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White House marks 100 days in war on terrorism

Bush targets two additional organizations

President Bush speaking in the Rose Garden Thursday.
President Bush speaking in the Rose Garden Thursday.  


WASHINGTON (CNN) -- President Bush announced Thursday that he was blocking the assets of two more organizations believed to be funneling money to terrorists and terrorist organizations on what the White House called the 100th day of the war on terrorism.

Bush said the group Umma Tameer-e-Nau (UTN) was ostensibly organized by a former official of the Pakistani atomic energy commission as a charity to help Afghan civilians but instead is providing information about nuclear weapons to Osama bin Laden's al Qaeda network. Three UTN directors were also added to the administration's list of those who support terrorists.

"Al Qaeda has international supporters and some of those supporters disguise themselves in the guise of charity," the president said.

RESOURCES
White House report: The Global War on Terrorism 
 
Highlights of the war on terrorism
Military campaign
  • 11 terrorist training camps destroyed
  • 39 Taliban command-and-control sites destroyed
  • Taliban driven from power by fewer than 3,000 U.S. forces on the ground and anti-Taliban Afghan forces

    Diplomacy
  • 89 countries granted airspace rights for U.S. military aircraft
  • 23 countries agreed to host U.S. forces in military operations

    Terrorist finances
  • Assets of suspected terrorists and organizations frozen in 142 countries
  • U.S. frozen the assets of 153 terrorist-related groups and blocked $33 million in terrorist organization assets

    Investigation
  • 460 individuals detained by INS as of December 17
  • 116 people facing federal criminal charges with 77 in custody

    Humanitarian relief
  • U.S. provided $187 million in aid since October
  • 127,368 metric tons of international food aid delivered to Afghanistan
  • U.S. military dropped more than 2.4 million daily rations

  • The other group targeted was Lashkar-e-Tayyiba (LAT), which Bush said is an extremist group seeking to destroy relations between Pakistan and India and undermine Pakistani President Gen. Pervez Musharraf.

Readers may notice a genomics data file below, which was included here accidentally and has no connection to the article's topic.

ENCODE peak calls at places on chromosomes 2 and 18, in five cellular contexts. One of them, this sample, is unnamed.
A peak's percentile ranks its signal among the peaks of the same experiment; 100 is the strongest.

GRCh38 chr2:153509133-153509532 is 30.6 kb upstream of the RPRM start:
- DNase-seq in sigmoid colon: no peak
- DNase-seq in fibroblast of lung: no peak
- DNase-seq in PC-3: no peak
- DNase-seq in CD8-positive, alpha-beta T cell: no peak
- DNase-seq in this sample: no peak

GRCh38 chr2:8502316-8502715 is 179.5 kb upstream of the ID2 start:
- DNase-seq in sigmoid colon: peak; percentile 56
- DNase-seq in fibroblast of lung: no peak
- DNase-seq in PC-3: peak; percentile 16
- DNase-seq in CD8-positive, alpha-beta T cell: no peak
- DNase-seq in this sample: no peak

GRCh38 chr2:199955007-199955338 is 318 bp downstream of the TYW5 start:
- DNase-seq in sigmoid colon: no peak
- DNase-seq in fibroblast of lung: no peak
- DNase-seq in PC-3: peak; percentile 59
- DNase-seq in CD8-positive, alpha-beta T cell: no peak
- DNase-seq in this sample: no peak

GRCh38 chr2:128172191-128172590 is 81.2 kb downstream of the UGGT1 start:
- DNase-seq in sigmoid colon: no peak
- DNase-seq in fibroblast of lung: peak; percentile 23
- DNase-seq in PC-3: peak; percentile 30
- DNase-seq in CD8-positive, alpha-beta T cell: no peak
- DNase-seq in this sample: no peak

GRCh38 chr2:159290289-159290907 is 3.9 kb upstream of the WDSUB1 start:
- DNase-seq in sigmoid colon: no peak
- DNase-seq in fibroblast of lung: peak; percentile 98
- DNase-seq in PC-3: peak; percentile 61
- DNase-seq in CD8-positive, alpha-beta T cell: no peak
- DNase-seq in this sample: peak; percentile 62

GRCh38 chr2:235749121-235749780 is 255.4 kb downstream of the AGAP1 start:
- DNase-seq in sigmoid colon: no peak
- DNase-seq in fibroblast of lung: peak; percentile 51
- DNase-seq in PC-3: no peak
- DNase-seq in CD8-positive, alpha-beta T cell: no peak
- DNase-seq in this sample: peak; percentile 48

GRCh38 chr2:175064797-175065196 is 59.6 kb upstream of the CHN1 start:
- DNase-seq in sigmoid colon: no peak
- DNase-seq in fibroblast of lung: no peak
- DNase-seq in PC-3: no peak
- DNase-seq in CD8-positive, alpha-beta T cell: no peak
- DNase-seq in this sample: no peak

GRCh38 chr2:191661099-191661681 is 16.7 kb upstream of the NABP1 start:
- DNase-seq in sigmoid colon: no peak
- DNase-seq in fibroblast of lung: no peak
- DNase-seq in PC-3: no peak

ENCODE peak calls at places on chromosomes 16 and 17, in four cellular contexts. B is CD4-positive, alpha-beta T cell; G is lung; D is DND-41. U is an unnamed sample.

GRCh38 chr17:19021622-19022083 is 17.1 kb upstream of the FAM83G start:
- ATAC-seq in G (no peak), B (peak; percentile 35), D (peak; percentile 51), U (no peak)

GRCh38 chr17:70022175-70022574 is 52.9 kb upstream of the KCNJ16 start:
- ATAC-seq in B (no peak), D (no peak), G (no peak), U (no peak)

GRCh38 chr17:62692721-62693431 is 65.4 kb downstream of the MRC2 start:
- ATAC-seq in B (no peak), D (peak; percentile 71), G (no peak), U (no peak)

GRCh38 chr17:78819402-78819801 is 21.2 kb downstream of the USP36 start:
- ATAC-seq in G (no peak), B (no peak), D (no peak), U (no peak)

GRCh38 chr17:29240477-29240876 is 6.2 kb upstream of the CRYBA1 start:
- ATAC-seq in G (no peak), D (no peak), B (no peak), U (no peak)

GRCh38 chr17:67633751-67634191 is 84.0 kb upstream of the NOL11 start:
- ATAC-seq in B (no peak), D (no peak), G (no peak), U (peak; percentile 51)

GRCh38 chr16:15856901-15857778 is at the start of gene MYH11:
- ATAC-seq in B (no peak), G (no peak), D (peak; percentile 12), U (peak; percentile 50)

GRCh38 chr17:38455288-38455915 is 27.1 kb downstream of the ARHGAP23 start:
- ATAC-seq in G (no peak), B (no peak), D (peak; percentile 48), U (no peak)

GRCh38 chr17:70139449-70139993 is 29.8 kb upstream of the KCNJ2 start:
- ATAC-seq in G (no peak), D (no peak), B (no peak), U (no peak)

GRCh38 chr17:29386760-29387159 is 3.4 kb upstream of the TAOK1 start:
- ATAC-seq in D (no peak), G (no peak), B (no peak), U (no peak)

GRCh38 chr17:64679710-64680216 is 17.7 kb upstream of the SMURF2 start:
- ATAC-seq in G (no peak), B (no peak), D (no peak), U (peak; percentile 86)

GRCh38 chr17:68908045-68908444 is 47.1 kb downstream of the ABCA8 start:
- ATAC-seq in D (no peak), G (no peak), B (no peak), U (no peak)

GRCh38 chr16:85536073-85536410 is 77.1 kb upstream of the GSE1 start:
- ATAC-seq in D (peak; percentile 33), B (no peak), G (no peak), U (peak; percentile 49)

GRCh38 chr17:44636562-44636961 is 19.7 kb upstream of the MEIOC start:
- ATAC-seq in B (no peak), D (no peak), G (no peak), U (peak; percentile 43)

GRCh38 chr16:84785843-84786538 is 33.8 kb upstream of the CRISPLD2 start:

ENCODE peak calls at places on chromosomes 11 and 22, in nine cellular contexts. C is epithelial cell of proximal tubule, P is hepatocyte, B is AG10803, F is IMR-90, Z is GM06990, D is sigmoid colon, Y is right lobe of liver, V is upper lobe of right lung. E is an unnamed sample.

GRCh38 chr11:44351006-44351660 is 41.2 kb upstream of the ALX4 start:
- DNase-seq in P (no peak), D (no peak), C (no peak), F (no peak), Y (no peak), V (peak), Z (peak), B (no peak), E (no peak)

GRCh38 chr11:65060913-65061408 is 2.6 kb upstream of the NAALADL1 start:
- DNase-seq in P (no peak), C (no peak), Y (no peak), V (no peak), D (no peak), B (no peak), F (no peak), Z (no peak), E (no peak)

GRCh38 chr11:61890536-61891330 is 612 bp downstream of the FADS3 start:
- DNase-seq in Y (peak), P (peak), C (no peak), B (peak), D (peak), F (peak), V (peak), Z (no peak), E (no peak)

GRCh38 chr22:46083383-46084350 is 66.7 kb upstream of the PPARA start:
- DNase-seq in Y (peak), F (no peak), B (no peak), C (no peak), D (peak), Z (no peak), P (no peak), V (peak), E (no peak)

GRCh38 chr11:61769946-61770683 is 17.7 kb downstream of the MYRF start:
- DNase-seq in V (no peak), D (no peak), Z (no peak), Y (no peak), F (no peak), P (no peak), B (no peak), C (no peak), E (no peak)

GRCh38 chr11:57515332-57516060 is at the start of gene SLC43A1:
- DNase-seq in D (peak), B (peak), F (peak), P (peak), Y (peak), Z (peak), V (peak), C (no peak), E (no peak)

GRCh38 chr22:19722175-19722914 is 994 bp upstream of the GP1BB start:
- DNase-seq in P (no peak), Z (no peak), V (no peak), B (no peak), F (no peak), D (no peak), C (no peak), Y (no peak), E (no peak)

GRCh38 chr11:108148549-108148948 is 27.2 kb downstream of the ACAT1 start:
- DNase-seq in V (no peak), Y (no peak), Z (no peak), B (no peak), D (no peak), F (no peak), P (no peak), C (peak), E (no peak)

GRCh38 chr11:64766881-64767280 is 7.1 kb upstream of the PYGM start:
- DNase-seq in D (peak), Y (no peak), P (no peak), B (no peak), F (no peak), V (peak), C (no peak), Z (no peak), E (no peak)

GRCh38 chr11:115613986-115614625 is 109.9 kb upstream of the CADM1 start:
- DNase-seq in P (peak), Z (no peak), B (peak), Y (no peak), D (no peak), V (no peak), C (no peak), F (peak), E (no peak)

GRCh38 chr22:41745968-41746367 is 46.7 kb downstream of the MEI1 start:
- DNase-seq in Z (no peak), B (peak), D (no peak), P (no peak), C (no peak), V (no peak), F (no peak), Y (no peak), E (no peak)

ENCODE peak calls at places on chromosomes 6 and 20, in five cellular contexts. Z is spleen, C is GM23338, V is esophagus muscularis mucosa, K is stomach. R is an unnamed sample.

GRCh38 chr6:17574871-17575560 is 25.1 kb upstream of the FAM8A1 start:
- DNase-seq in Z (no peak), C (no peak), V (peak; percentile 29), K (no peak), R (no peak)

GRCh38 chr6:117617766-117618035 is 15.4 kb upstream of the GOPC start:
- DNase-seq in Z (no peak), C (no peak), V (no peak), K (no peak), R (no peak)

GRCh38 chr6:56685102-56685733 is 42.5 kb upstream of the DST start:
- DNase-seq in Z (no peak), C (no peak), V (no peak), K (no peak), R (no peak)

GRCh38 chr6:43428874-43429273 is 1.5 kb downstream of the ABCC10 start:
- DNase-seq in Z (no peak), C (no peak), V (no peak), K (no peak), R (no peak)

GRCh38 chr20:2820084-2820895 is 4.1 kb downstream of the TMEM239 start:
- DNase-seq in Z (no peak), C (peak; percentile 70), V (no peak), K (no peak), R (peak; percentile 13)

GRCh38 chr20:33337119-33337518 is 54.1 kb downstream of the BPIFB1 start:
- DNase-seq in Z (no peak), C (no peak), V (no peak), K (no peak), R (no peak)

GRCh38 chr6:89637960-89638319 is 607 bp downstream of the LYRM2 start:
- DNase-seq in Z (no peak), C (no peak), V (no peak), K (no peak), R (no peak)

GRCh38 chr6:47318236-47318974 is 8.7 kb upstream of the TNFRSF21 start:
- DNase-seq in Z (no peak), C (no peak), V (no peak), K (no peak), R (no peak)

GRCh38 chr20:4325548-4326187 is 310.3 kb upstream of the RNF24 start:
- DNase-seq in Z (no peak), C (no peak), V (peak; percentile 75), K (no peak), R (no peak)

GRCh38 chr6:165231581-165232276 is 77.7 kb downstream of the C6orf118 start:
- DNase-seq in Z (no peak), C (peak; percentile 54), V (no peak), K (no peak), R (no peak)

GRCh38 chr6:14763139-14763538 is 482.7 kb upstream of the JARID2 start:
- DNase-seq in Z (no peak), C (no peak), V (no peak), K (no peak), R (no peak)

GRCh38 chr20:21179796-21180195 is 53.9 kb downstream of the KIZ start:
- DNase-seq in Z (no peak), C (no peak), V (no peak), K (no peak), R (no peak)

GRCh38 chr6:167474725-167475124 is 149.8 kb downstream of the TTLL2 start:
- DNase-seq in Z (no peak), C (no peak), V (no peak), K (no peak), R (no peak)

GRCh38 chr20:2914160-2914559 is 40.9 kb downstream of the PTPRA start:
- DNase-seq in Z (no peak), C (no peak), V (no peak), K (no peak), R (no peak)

The newly targeted groups are not believed to have any offices or assets in the United States, so the move would be somewhat symbolic, with the president calling on countries around the world to freeze or block the groups' financial assets.

    Both groups are believed to be front groups for terrorists, according to a senior Bush adviser.

    The president also condemned the recent terrorist attack on India's parliament, which India has blamed on the LAT group.

    "These attacks on Indian's parliament buildings remind us that whatever grievances or causes the terrorists may cite, their real target is democracy and freedom," he said.

    India has accused Pakistan's intelligence agency of supporting militant separatist groups fighting in Kashmir, which is the only majority-Muslim province in Hindu-dominated India. Pakistan's government has denied India's allegations of involvement, but said it would consider action against anyone based in Pakistan if India gave proof.

    The tensions between India and Pakistan have complicated the U.S. military campaign in Afghanistan as the United States is relying on Pakistan's support of the campaign.

    The United States has urged the rival neighbors to exercise restraint, and Secretary of State Colin Powell has said the situation "has the potential of becoming very dangerous."

    Bush noted that LAT is a "stateless sponsor of terrorism."

    Bush made the announcement in the Rose Garden as he discussed the progress in the war on terrorism. The president was flanked by Treasury Secretary Paul O'Neill and Powell.

    "I'm optimistic about the future of our struggle against terror. I know we've accomplished a lot so far, and we've got a lot more to do." Bush said.

    Bush cited a variety of accomplishments, including a crackdown on terrorism financing, improving airport security, assembling an international coalition against terrorism and removing the Taliban from power in Afghanistan.

    The White House also released a 25-page report, titled "The Global War on Terrorism: The First 100 Days," outlining the developments on the diplomatic, financial, military, humanitarian and law enforcement fronts. It also detailed the fight against terror in the United States and the aid going to the survivors of the terrorist attacks.

    More than $33 million in assets of terrorist organizations have been frozen in the United States, and other nations have blocked another $33 million, the report said.

    Earlier this month, Bush ordered the freezing of the assets of a U.S.-based foundation, The Holy Land Foundation for Relief and Development. Although this group was not accused of being linked to al Qaeda, the Bush administration said it was funneling money to the Palestinian militant organization Hamas.

    According to the report, 136 countries offered a "diverse" range of military assistance to the campaign on terrorism and the American people have contributed at least $1.3 billion to charities to help the families of the more than 3,000 victims killed in the September 11 attacks on the World Trade Center and the Pentagon and the hijacked airliner that crashed in Pennsylvania.



     
     
     
     



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